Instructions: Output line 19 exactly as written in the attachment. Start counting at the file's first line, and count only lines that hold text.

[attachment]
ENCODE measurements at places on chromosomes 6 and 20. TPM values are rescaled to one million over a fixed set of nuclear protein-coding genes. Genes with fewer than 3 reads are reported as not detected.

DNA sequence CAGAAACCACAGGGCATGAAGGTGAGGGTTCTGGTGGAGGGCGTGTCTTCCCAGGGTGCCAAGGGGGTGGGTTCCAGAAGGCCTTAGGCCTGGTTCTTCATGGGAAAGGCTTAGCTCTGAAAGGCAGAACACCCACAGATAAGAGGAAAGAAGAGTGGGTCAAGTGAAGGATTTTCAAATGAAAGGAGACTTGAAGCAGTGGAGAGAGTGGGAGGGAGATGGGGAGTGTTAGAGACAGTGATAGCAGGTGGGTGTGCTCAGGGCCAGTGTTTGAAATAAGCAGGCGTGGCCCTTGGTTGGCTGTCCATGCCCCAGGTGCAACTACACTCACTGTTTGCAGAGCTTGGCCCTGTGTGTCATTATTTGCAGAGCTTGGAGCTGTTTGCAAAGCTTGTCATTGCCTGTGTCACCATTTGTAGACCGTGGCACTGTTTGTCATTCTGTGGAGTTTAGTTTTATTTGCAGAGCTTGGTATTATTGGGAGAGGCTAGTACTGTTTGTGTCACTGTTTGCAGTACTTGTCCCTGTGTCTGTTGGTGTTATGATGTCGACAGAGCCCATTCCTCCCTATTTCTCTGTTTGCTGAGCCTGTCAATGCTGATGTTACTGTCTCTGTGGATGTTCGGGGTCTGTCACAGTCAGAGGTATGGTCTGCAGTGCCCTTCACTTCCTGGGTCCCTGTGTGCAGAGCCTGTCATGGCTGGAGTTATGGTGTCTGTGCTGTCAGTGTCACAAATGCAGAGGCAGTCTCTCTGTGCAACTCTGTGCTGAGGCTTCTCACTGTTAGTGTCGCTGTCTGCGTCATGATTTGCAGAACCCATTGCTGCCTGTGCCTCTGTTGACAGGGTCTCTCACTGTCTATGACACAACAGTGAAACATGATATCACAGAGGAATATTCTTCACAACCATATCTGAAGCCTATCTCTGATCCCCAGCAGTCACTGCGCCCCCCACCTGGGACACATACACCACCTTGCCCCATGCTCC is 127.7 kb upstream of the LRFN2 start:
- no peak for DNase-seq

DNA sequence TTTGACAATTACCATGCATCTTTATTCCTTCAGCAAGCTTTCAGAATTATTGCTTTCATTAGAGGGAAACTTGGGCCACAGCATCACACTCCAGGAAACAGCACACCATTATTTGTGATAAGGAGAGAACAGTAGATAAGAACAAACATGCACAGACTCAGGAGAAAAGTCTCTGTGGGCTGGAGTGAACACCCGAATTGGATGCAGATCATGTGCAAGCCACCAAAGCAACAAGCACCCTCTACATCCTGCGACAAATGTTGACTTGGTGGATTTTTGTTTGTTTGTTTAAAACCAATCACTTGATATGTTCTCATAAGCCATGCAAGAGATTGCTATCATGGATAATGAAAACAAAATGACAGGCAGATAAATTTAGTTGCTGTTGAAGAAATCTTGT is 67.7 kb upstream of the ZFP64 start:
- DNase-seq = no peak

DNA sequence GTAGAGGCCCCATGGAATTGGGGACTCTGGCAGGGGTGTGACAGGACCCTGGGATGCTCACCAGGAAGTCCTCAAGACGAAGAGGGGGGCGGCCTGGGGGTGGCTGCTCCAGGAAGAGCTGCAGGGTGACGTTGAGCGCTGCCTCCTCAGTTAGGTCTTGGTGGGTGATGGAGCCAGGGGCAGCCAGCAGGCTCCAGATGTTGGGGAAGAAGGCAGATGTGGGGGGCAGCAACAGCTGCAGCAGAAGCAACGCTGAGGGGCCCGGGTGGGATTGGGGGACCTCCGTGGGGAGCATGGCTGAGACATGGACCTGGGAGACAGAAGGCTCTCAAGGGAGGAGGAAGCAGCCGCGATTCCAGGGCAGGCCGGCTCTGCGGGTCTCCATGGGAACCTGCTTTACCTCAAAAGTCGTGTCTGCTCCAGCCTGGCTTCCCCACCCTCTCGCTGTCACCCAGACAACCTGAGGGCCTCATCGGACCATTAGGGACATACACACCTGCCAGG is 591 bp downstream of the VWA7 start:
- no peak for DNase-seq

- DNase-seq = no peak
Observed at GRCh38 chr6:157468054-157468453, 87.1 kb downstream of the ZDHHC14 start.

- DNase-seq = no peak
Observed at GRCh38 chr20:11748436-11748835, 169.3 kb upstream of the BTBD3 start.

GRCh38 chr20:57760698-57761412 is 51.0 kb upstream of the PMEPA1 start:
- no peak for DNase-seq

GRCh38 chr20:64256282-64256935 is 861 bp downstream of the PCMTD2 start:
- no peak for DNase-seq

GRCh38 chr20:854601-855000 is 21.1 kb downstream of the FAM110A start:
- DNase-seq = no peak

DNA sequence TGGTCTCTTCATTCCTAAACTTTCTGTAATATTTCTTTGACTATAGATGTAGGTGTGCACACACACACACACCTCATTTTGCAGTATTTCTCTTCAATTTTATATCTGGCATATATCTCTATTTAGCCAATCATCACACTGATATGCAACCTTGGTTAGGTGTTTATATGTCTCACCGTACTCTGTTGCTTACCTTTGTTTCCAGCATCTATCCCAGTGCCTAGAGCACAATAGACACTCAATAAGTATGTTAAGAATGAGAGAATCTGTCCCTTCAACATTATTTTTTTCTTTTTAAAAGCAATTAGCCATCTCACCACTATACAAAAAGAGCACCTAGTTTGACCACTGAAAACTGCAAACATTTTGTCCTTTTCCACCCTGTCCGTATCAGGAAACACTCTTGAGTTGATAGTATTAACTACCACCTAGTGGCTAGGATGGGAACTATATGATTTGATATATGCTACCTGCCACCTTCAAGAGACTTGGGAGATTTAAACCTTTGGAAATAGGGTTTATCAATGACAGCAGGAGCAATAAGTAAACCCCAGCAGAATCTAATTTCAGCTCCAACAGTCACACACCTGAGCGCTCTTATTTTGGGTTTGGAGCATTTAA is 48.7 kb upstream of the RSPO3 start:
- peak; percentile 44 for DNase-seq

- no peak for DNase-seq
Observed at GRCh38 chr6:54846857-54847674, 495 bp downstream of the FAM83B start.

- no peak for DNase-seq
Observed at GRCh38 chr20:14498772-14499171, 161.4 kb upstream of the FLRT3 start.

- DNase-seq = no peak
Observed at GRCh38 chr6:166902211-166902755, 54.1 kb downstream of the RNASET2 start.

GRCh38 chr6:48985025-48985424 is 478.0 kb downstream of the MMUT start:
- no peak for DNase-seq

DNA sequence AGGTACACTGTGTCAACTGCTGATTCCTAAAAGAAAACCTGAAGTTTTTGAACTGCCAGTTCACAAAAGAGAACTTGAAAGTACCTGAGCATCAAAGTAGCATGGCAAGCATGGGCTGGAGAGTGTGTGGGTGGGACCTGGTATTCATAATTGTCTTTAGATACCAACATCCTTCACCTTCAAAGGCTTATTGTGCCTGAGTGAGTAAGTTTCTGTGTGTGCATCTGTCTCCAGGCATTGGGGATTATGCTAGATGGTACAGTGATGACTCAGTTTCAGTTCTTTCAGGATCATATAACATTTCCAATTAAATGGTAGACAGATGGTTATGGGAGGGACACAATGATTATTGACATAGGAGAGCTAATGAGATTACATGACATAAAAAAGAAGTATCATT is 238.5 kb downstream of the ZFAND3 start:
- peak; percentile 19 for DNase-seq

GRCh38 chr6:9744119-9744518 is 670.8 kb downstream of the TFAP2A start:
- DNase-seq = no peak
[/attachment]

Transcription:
- peak; percentile 44 for DNase-seq